Critics say services will be weakened
The Jindal administration is preparing to roll out about $860 million in cuts to the government’s insurance program that delivers health care to Louisiana’s poor — the result of newly authorized federal Medicaid funding reductions critics call disastrous.
Major health care providers said Friday they are preparing for something they know cannot be good for them or the poor, elderly and disabled once the funds are stripped from the $7.7 billion Medicaid program.
One association that provides community services to the developmentally disabled is already calling for a special legislative session to generate revenues to offset more cuts in the fiscal year that began Sunday.
Another association executive wondered whether the state could still have a viable program that meets federal Medicaid “access to care” requirements.
In a statement, Gov. Bobby Jindal said the administration’s Department of Health and Hospitals would disclose its plan next week.
“At the end of the day, Louisiana will have a balanced budget that doesn’t raise taxes on families and businesses,” Jindal said. He said the administration would continue to “right-size government by streamlining and consolidating services so that we can do more with less” in a statement that did not address specific questions posed to him.
DHH Secretary Bruce Greenstein has not commented since Congress included the Medicaid provision as part of a compromise on the federal transportation funding bill. President Barack Obama signed the measure into law Friday.
Commissioner of Administration Paul Rainwater said in a statement that he and Greenstein are “working closely together on a plan that continues to reform and restructure the way the state delivers health care services.”
Legislative leaders in the health care arena and key providers said they have been left in the dark.
“There’s not a lot of good choices,” said state Senate Health and Welfare chairman David Heitmeier, D-New Orleans, who said discussions can begin once the plan is laid out.
“It’s going to be devastating. There’s no way to sugar- coat it,” said Louisiana House Health and Welfare Committee Chairman Scott Simon, R-Abita Springs.
Louisiana Hospital Association President John Matessino said the administration must act quickly because the longer the delay the deeper the cuts will be because they will be spread over a shorter period of time.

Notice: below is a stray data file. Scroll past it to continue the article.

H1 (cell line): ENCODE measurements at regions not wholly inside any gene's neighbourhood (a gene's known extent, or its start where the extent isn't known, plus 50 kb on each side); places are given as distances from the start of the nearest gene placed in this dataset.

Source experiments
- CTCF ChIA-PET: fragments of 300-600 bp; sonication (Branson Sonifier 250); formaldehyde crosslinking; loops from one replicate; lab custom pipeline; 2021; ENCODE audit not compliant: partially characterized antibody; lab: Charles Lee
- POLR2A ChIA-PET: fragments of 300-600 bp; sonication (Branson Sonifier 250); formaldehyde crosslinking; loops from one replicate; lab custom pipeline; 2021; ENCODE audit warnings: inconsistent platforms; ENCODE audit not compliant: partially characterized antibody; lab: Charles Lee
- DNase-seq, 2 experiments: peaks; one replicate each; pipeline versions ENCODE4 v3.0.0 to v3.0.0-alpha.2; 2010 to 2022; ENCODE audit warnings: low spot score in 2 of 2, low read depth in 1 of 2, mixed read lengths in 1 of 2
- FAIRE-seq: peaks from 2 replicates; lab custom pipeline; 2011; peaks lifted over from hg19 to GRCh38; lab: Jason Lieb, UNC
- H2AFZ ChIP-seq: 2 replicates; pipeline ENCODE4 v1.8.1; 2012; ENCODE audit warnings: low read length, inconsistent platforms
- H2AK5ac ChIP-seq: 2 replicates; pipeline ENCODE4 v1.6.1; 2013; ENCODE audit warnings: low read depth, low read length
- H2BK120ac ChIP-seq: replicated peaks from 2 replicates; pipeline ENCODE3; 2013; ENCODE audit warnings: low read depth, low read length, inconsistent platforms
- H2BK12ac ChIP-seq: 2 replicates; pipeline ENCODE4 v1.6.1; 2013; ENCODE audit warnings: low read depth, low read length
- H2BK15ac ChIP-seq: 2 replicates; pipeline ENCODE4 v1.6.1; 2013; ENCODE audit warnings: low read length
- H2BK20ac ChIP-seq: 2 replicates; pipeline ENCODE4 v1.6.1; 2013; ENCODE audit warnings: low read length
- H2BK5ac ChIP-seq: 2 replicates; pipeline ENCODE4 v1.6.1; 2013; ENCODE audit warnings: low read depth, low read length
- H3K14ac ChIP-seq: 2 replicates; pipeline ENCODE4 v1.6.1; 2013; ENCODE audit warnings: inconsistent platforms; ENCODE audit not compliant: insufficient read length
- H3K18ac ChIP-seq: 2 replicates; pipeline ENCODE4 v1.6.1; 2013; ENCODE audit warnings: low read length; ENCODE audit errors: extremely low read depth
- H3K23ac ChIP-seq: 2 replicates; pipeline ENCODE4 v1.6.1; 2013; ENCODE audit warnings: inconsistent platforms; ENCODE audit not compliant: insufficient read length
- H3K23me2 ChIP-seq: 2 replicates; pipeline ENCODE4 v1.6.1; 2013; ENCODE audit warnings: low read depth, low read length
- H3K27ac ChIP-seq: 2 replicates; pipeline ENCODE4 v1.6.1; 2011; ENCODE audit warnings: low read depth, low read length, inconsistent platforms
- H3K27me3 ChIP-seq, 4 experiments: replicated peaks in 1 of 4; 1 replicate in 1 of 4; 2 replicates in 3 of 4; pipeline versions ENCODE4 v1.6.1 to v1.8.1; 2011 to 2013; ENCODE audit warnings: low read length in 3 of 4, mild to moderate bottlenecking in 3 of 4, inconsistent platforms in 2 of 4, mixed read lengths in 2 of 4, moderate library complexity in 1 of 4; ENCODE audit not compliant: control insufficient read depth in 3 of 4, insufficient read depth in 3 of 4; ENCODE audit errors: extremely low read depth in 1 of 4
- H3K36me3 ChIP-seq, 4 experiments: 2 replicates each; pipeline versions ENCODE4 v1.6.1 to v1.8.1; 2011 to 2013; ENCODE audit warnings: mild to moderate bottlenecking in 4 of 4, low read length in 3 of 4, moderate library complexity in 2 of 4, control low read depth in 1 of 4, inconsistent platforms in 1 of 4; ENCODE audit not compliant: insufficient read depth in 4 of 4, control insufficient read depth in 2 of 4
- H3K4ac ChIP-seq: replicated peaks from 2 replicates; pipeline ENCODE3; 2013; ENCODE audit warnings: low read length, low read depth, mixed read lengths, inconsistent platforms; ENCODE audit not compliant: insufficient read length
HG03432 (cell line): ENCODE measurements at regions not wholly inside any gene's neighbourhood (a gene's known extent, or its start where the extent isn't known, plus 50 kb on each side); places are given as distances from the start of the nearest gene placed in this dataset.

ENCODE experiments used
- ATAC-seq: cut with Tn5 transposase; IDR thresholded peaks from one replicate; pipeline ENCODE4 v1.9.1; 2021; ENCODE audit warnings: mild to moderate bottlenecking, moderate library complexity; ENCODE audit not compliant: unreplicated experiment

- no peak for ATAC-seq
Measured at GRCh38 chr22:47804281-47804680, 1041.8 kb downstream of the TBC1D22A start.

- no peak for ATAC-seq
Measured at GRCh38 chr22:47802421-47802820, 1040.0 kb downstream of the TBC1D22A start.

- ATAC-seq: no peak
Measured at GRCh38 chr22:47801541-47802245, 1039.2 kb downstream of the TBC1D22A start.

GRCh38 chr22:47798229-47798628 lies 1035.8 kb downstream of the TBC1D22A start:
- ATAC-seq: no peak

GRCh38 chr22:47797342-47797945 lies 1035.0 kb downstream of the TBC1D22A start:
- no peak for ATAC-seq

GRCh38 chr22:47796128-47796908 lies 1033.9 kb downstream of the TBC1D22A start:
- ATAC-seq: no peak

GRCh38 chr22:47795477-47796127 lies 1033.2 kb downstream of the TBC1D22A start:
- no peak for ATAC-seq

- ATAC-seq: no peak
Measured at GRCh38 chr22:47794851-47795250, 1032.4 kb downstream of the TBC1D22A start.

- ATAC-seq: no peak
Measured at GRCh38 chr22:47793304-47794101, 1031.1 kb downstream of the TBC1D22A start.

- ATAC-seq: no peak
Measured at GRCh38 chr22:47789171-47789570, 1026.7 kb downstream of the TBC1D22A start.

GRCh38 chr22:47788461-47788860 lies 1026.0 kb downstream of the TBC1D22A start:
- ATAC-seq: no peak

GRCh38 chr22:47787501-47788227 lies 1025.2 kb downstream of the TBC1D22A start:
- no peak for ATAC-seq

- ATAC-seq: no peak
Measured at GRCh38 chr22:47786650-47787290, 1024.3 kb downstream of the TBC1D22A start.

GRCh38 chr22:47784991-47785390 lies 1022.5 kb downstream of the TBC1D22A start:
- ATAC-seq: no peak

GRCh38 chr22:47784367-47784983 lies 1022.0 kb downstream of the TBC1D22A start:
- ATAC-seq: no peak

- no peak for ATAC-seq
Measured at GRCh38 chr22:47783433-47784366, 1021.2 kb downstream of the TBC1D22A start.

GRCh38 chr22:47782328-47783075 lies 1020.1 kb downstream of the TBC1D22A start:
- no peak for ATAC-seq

“We are not going to be immune from cuts. I don’t think any provider is going to be immune from cuts,” Matessino said. “We are going to cut $1 billion out of the Medicaid program. How can that be good?”
Matessino referred to the cumulative effect of the federal funding reduction which runs over two state fiscal years.
Matessino said his office has been getting lots of calls from hospitals around the state concerned about what’s coming their way.
The federal Centers for Medicare and Medicaid Services must approve many changes in state health care policy. Some Medicaid programs are mandatory and must meet certain federal guidelines. Others are considered optional.
Louisiana State Medical Society Executive Vice President Jeff Williams said whatever the administration comes up with is going to have to be system-wide and a systemic change.
Williams said a provision in the federal law that requires reimbursement rates to physicians and other providers to be sufficient enough to ensure Medicaid patients have the same access to health care as a private-pay patient.
“We are very concerned a bad situation is going to get worse,” Williams said. He added that some physicians who practice in specialties have already had their rates cut by 50 percent over the last two years. “Everybody’s been cut at least 25 percent,” he said. “I don’t see how in the world providers can take another cut and access not be dramatically impacted.”
Williams said physicians are key to the Jindal administration’s new private sector-based health care delivery system for the poor called Bayou Health. Companies enter into contracts with physicians, hospitals and others forming provider networks responsible for care coordination.
The proposals Greenstein initially floated when news of the potential Medicaid hit first surfaced sounded bad but they would not be enough to close the gap, Williams said.
Among those were a 10.2 percent cut in total payments to health care providers for Medicaid services performed, and reductions in uncompensated care payments to LSU hospitals and rural hospitals as well as hits to breast and cervical cancer screenings, foster care services, adult dentures, hospice care and more.
Already Supported Living Network executive Bruce Blaney is calling for the Legislature to call itself into special session to look at repeal of some of the state’s $4.7 billion in tax exemptions to generate additional revenue and to allow health care trust funds to be tapped.
“We have to go in session to get the money. Otherwise, this state will be the first state since California to shut down its Medicaid program,” said Blaney, a former DHH assistant secretary. “This is a catastrophe.”
Blaney said many firms that provide in-home supports for the developmentally disabled and elderly would be forced to close their doors.
Prior cuts have already prompted an attorney to file a complaint against the state with the Centers for Medicare and Medicaid Services, claiming the cuts threaten provision of in-home supports for the elderly and developmentally disabled.